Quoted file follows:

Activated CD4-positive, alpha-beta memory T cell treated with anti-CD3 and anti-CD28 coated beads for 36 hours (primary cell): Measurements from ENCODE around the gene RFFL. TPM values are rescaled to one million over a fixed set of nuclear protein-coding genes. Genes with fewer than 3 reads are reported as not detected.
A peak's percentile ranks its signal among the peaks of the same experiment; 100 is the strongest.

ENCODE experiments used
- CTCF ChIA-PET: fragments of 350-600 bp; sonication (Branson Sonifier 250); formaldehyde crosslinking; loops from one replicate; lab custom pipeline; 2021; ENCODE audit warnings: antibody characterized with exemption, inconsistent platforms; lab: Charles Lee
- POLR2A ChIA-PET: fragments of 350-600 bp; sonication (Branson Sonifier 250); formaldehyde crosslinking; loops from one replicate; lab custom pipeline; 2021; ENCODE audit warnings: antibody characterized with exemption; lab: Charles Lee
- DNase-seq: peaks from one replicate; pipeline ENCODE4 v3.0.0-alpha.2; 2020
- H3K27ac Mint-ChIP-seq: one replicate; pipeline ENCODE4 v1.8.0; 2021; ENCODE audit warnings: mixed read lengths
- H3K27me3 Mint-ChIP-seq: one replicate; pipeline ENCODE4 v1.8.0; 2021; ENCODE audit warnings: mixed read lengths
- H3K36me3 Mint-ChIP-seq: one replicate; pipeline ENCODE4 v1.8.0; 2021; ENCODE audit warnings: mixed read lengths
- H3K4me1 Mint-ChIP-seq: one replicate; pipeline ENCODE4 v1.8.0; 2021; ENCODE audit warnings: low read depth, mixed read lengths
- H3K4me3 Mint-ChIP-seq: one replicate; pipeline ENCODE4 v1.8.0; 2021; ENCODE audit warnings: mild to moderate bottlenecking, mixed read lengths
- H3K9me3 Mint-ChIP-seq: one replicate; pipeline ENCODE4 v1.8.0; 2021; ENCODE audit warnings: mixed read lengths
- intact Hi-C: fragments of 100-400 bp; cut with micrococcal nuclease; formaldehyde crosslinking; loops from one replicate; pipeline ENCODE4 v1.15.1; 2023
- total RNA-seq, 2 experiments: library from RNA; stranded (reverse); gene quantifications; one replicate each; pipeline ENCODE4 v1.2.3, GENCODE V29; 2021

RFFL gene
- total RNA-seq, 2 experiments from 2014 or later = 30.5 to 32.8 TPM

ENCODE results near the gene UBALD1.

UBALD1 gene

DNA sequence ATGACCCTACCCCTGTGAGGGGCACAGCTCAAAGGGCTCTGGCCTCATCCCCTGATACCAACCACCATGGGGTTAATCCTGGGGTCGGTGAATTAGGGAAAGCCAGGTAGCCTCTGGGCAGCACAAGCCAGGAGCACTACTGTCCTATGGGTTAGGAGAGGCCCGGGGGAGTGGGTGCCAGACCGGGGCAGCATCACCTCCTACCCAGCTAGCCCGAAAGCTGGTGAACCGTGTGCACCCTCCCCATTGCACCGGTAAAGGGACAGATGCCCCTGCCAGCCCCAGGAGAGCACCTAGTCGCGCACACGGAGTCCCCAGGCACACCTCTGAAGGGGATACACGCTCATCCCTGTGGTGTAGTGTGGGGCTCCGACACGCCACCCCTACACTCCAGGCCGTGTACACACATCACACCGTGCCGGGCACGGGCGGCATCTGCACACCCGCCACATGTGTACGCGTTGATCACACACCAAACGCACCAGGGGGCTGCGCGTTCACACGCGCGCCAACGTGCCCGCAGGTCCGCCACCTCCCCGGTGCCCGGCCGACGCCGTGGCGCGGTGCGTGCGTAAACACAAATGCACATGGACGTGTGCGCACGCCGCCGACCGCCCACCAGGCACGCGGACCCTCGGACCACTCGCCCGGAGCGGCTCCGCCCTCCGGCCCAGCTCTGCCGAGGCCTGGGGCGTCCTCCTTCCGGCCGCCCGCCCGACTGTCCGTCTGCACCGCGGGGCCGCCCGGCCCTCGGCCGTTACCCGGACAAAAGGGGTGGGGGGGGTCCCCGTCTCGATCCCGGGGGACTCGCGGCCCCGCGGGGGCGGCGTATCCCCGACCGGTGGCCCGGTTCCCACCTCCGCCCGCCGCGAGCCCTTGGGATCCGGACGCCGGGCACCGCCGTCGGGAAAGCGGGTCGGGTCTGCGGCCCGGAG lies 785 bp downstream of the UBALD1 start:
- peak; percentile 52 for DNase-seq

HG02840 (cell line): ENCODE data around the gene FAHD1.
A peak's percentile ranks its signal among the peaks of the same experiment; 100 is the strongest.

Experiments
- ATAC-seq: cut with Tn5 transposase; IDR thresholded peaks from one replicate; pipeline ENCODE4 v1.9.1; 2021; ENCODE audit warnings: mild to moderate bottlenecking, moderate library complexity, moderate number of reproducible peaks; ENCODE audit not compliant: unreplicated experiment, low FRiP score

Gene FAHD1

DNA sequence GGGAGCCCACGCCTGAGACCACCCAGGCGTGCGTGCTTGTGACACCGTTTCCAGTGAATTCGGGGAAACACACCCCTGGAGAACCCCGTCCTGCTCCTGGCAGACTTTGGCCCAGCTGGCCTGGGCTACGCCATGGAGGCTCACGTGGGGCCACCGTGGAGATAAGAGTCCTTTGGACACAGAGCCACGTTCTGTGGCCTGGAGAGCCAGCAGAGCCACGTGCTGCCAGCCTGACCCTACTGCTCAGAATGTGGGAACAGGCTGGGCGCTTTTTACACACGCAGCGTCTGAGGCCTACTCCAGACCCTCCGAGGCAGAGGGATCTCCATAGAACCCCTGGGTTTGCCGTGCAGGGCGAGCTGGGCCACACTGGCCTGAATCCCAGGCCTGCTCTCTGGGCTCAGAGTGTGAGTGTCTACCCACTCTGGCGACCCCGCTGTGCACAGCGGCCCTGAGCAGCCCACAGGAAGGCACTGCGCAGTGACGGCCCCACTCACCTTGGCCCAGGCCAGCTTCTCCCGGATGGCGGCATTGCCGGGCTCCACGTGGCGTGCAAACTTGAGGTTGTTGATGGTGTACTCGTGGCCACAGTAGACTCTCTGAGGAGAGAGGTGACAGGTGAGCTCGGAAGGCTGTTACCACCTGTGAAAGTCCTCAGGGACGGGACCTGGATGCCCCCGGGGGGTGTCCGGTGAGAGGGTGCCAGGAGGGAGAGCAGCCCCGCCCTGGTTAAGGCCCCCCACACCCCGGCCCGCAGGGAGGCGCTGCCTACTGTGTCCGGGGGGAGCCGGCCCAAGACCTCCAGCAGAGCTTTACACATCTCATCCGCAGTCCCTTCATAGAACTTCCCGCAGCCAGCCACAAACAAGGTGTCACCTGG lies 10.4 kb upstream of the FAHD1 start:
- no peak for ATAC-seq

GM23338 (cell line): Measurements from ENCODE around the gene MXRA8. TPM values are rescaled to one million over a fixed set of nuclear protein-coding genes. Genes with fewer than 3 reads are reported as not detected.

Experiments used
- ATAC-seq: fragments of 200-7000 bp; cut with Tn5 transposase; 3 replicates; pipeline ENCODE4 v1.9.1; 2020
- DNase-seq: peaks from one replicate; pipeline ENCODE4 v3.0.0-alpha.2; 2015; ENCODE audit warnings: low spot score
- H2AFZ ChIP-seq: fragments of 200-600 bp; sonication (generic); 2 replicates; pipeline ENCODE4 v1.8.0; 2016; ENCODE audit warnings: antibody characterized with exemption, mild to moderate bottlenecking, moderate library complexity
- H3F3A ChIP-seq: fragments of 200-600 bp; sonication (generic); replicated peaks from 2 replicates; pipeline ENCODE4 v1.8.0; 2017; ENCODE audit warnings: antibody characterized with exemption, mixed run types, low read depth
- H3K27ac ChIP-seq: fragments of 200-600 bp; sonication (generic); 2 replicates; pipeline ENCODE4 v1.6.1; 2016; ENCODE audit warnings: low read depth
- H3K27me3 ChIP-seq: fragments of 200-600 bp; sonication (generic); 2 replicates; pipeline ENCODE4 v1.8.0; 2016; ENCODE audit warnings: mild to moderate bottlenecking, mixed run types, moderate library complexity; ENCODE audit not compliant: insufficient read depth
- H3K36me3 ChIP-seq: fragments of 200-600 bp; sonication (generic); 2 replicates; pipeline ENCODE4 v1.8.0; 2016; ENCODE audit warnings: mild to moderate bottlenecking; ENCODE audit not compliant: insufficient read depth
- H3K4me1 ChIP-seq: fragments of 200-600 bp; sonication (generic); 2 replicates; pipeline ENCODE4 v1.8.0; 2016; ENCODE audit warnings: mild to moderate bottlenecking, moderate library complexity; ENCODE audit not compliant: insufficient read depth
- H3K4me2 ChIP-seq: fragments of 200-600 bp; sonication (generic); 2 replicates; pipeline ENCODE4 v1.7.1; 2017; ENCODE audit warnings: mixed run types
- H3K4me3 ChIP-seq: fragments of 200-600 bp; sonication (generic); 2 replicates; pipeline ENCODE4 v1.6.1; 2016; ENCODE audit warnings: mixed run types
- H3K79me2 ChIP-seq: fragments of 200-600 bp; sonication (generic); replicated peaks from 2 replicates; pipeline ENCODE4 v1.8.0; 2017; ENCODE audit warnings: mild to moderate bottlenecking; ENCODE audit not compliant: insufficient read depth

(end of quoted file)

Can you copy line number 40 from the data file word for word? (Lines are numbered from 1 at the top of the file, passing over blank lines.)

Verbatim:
- H3K79me2 ChIP-seq: fragments of 200-600 bp; sonication (generic); replicated peaks from 2 replicates; pipeline ENCODE4 v1.8.0; 2017; ENCODE audit warnings: mild to moderate bottlenecking; ENCODE audit not compliant: insufficient read depth